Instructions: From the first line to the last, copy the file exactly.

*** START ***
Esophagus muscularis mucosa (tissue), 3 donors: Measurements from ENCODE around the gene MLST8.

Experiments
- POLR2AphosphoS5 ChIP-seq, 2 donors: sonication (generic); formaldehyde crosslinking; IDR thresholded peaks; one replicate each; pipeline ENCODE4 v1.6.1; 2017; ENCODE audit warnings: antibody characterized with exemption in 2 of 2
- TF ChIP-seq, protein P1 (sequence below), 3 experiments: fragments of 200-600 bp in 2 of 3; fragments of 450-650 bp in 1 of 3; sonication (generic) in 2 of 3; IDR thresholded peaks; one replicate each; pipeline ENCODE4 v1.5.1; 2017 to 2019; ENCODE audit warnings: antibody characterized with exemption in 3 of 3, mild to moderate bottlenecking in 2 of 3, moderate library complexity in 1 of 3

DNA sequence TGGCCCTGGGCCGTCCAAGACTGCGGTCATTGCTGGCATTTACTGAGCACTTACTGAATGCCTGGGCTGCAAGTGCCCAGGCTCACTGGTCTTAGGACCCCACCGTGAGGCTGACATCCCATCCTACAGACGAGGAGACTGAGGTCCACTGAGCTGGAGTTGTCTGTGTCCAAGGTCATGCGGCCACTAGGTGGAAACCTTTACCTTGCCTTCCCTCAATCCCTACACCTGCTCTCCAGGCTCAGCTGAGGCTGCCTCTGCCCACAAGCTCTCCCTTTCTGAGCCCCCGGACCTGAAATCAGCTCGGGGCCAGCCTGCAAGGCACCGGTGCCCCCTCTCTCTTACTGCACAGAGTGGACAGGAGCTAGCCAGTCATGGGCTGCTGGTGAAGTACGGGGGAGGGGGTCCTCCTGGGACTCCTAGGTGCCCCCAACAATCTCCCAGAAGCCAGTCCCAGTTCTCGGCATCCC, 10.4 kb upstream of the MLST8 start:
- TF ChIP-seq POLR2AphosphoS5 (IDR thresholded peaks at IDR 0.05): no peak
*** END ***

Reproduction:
Esophagus muscularis mucosa (tissue), 3 donors: Measurements from ENCODE around the gene MLST8.

Experiments
- POLR2AphosphoS5 ChIP-seq, 2 donors: sonication (generic); formaldehyde crosslinking; IDR thresholded peaks; one replicate each; pipeline ENCODE4 v1.6.1; 2017; ENCODE audit warnings: antibody characterized with exemption in 2 of 2
- TF ChIP-seq, protein P1 (sequence below), 3 experiments: fragments of 200-600 bp in 2 of 3; fragments of 450-650 bp in 1 of 3; sonication (generic) in 2 of 3; IDR thresholded peaks; one replicate each; pipeline ENCODE4 v1.5.1; 2017 to 2019; ENCODE audit warnings: antibody characterized with exemption in 3 of 3, mild to moderate bottlenecking in 2 of 3, moderate library complexity in 1 of 3

DNA sequence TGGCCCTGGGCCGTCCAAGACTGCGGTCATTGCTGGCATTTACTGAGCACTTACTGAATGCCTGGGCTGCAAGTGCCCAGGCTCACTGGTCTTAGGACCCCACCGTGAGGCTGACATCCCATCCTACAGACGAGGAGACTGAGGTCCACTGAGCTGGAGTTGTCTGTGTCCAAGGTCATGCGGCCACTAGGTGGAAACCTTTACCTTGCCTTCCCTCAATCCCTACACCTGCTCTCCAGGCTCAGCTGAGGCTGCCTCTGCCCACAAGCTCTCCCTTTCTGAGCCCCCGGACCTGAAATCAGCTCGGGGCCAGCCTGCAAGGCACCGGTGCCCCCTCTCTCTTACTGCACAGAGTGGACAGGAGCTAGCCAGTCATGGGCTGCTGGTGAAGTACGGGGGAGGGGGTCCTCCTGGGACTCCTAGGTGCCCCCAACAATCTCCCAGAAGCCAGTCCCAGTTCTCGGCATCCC, 10.4 kb upstream of the MLST8 start:
- TF ChIP-seq POLR2AphosphoS5 (IDR thresholded peaks at IDR 0.05): no peak